"People have learned to live with the virus pending the vaccine rollout."
Some local executives in Metro Manila may have the wrong notion that opening up the economy further, through a shift to the less restrictive modified general community quarantine, means the abandonment of health protocols recommended by health authorities.
These executives may not also be aware that more than a majority of the provinces in the Philippines, including those near Metro Manila such as Cavite, Laguna, Quezon, Pampanga and Tarlac, are already covered by the more lenient MGCQ. Those under MGCQ presumably have fewer COVID-19 cases because of the successful management of the virus spread. Local executives in areas and provinces under MGCQ have done their part in containing COVID-19 cases.
Unfortunately, some local executives in Metro Manila cannot make the same claim. A few of them are doing a poor job in enforcing key health protocols, such as wearing face masks, social distancing and barring underaged children to roam around their territories. Some may have been amiss in the contract tracing department and slow to impose selective lockdowns in the barangay level in case of a spike.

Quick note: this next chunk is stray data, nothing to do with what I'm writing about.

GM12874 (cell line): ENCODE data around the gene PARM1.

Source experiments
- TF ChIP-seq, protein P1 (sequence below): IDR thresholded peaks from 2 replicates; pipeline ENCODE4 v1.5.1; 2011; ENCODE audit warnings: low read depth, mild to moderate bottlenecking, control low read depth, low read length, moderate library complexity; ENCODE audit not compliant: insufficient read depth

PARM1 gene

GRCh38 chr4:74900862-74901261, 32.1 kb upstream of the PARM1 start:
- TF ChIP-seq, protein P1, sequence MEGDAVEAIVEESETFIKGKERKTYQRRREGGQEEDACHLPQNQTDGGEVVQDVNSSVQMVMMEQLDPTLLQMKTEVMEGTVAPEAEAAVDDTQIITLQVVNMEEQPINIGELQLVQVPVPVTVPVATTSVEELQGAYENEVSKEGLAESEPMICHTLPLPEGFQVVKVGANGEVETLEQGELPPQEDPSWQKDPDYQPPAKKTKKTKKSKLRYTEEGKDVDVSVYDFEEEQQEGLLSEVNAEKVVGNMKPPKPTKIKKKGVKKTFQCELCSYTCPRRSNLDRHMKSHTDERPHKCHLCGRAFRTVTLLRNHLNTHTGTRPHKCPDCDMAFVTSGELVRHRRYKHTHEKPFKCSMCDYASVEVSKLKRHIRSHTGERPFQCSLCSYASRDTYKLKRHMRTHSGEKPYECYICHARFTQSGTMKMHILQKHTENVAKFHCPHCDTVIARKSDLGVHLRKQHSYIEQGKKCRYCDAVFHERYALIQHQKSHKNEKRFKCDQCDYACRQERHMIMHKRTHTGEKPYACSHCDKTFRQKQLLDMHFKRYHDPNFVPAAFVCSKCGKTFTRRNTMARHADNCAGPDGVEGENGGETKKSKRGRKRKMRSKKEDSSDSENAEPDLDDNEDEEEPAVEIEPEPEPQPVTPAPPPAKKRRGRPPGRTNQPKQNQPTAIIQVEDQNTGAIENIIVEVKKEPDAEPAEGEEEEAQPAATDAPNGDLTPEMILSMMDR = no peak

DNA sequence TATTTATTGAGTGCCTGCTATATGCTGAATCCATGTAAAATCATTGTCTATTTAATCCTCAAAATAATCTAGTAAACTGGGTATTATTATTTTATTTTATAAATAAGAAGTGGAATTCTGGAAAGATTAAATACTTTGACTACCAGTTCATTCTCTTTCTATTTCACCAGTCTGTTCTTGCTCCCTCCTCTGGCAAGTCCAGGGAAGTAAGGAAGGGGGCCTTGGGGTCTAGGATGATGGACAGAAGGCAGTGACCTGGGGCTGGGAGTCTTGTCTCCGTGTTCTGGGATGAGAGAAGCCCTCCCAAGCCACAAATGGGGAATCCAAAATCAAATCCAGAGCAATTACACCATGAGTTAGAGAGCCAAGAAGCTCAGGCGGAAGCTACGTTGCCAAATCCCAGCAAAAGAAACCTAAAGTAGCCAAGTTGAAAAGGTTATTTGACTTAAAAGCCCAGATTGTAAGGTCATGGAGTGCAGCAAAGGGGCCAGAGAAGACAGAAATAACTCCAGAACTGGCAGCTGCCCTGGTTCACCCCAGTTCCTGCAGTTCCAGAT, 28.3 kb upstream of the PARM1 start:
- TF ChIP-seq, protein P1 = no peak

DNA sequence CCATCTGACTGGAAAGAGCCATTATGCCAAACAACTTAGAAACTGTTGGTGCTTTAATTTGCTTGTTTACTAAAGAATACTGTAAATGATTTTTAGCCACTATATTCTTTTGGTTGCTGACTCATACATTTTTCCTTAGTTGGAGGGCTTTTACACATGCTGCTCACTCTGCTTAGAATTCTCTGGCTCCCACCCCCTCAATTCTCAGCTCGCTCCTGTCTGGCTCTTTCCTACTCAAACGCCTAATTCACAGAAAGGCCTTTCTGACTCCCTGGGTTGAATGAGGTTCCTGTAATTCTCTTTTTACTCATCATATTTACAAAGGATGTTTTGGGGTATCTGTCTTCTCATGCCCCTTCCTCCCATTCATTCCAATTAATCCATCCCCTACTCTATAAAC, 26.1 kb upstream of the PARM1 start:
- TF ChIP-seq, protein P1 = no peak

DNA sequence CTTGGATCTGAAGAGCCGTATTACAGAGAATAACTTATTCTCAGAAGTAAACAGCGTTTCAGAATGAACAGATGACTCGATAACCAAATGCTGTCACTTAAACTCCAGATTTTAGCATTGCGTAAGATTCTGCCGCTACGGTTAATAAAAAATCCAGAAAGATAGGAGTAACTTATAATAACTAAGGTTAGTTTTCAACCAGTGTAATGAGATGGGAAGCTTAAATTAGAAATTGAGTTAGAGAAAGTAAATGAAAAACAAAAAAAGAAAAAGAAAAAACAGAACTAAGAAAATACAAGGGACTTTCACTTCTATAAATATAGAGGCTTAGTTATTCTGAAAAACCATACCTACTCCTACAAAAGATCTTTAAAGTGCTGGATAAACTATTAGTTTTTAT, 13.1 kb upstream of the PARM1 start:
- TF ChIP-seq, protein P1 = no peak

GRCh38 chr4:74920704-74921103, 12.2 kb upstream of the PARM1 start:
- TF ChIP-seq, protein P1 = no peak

A group of businessmen reminded those opposing the shift to MGCQ that people have learned to live with the virus pending the vaccine rollout. Retailers, information technology-business process management companies and the hotels and restaurants sectors are supporting the shift to MGCQ as soon as possible.
“There is a high level of consciousness among our people already in terms of the safety protocols, health protocols that need to be done and we can continue doing all of that in an MGCQ, in a more relaxed level. But the other benefits of a more relaxed level will help in reviving and reopening the economy. I am supportive of moving to a more relaxed level of quarantine,” says Information Technology and Business Process Association of the Philippines chairperson Lito Tayag.
For Philippine Retailers Association president Rosemarie Ong, reopening the economy through the initial MGCQ level was the only way forward, noting that the Philippine economy is the least performing in Asia.
Those opposed to the MGCQ should rethink their position. Many workers have lost their jobs amid the pandemic. The jobless does not have the wherewithal to buy food and basic necessities, or pay for health expenses if he or a member of his family gets sick.